We finally know how Botox infiltrates neurons. The finding could aid efforts to develop an antidote to the molecule’s neurotoxic effects, which can lead to paralysis or even death.
Botox uses a type of botulinum neurotoxin, a highly toxic substance produced by bacteria. The toxin disrupts communication between neurons, leading to muscle paralysis. In small therapeutic doses, it can relieve muscle spasms, treat migraines or, most famously, reduce wrinkles. However, in high doses, the molecule causes botulism, a potentially fatal disease with few treatments.
Frederic Meunier at the University of Queensland in Australia and his colleagues analyzed how botulinum neurotoxin type A enters neurons using a technique called single molecule imaging. This allowed them to capture the movement of molecules labeled with a fluorescent dye.
The researchers placed the toxin in a dish with rat neurons. They trained one camera on the neurotoxin and another on receptors in neuronal membranes, also marked with different colored dyes.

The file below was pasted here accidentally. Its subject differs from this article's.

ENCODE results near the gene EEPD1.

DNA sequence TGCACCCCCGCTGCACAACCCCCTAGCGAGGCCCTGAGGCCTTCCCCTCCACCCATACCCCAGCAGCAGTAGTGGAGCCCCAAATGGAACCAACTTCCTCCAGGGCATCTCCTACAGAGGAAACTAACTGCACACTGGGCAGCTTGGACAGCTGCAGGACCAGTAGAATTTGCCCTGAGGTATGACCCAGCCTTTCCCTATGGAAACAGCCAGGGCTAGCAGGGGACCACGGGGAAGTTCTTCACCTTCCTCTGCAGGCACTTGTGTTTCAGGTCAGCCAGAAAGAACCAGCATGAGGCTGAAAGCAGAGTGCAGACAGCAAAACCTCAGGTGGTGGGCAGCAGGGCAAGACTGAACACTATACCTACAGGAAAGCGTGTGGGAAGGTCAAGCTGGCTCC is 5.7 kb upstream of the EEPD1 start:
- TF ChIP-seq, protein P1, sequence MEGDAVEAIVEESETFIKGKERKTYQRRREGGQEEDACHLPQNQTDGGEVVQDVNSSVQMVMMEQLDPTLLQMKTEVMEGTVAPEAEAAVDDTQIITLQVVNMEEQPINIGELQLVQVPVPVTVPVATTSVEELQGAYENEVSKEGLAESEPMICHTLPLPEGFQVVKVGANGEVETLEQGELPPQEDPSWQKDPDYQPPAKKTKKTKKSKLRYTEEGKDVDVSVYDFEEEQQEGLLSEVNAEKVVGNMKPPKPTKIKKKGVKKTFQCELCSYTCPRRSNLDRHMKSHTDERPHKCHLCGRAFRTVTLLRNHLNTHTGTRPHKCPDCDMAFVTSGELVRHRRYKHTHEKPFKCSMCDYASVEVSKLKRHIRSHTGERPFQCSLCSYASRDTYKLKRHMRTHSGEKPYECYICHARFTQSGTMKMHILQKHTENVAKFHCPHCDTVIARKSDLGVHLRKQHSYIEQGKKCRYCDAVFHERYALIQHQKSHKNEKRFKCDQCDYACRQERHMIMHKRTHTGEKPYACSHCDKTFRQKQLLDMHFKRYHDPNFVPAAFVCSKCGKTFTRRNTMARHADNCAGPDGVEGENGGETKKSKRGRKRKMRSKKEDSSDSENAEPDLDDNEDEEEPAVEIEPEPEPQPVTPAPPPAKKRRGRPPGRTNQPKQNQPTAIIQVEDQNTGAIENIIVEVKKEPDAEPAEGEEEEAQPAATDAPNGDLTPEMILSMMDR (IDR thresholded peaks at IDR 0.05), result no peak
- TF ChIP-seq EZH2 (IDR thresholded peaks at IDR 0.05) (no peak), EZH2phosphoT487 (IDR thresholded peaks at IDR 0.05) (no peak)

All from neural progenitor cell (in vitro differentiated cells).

Previously, only two receptors, called polysialoganglioside (PSG) and synaptic vesicle glycoprotein 2 (SV2), were thought to be essential for toxin entry into cells. But as they tracked SV2’s response to the toxin, they saw that it moved in tandem with another receptor known as synaptotagmin 1 (Syt1).
“We basically started thinking, ‘oh, that’s weird,'” Meunier says. The researchers genetically modified rat neurons to prevent Syt1 from binding to SV2 and repeated the experiment. If you inhibit the binding between these two receptors, the toxin can no longer enter the cell, explains Meunier.
The same was true when they genetically engineered neurons to lack PSG, indicating that all three receptors are needed for botulinum neurotoxin type A to infiltrate cells. Future drugs that prevent the three receptors from binding together could prevent the toxin from infecting neurons, Meunier says.
“By better understanding the mechanism of cell entry, we are one step closer to preventing cell entry and preventing botulism,” says Sabine Pellet at the University of Wisconsin-Madison.